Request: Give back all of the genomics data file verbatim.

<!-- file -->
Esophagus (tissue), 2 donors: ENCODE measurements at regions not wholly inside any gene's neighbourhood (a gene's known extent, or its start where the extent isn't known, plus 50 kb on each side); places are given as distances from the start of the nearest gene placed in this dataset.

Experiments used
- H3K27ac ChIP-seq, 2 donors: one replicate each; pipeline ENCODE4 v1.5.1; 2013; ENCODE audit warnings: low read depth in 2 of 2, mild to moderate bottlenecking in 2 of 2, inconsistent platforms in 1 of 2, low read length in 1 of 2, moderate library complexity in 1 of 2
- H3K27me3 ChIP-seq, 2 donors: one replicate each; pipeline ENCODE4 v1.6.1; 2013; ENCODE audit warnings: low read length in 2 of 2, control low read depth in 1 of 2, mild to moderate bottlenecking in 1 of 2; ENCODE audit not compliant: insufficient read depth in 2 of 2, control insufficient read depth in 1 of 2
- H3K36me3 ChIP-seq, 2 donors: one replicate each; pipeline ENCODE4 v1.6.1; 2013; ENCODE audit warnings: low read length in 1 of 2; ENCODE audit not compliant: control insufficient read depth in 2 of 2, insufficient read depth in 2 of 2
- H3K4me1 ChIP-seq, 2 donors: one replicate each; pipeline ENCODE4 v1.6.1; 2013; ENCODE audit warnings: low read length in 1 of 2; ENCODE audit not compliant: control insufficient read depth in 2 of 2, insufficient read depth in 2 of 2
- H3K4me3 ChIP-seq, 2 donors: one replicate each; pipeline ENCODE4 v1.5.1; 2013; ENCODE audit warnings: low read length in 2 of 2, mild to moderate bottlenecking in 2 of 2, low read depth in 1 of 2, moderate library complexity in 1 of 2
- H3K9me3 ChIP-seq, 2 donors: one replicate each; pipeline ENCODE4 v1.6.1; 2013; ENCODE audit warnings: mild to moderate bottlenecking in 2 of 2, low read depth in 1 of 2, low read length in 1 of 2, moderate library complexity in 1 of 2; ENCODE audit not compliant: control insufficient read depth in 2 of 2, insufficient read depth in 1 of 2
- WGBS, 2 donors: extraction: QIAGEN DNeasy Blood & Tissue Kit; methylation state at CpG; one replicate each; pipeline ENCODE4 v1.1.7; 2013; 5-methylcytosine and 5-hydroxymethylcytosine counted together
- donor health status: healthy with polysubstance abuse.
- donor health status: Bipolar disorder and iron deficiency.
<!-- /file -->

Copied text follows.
Esophagus (tissue), 2 donors: ENCODE measurements at regions not wholly inside any gene's neighbourhood (a gene's known extent, or its start where the extent isn't known, plus 50 kb on each side); places are given as distances from the start of the nearest gene placed in this dataset.

Experiments used
- H3K27ac ChIP-seq, 2 donors: one replicate each; pipeline ENCODE4 v1.5.1; 2013; ENCODE audit warnings: low read depth in 2 of 2, mild to moderate bottlenecking in 2 of 2, inconsistent platforms in 1 of 2, low read length in 1 of 2, moderate library complexity in 1 of 2
- H3K27me3 ChIP-seq, 2 donors: one replicate each; pipeline ENCODE4 v1.6.1; 2013; ENCODE audit warnings: low read length in 2 of 2, control low read depth in 1 of 2, mild to moderate bottlenecking in 1 of 2; ENCODE audit not compliant: insufficient read depth in 2 of 2, control insufficient read depth in 1 of 2
- H3K36me3 ChIP-seq, 2 donors: one replicate each; pipeline ENCODE4 v1.6.1; 2013; ENCODE audit warnings: low read length in 1 of 2; ENCODE audit not compliant: control insufficient read depth in 2 of 2, insufficient read depth in 2 of 2
- H3K4me1 ChIP-seq, 2 donors: one replicate each; pipeline ENCODE4 v1.6.1; 2013; ENCODE audit warnings: low read length in 1 of 2; ENCODE audit not compliant: control insufficient read depth in 2 of 2, insufficient read depth in 2 of 2
- H3K4me3 ChIP-seq, 2 donors: one replicate each; pipeline ENCODE4 v1.5.1; 2013; ENCODE audit warnings: low read length in 2 of 2, mild to moderate bottlenecking in 2 of 2, low read depth in 1 of 2, moderate library complexity in 1 of 2
- H3K9me3 ChIP-seq, 2 donors: one replicate each; pipeline ENCODE4 v1.6.1; 2013; ENCODE audit warnings: mild to moderate bottlenecking in 2 of 2, low read depth in 1 of 2, low read length in 1 of 2, moderate library complexity in 1 of 2; ENCODE audit not compliant: control insufficient read depth in 2 of 2, insufficient read depth in 1 of 2
- WGBS, 2 donors: extraction: QIAGEN DNeasy Blood & Tissue Kit; methylation state at CpG; one replicate each; pipeline ENCODE4 v1.1.7; 2013; 5-methylcytosine and 5-hydroxymethylcytosine counted together
- donor health status: healthy with polysubstance abuse.
- donor health status: Bipolar disorder and iron deficiency.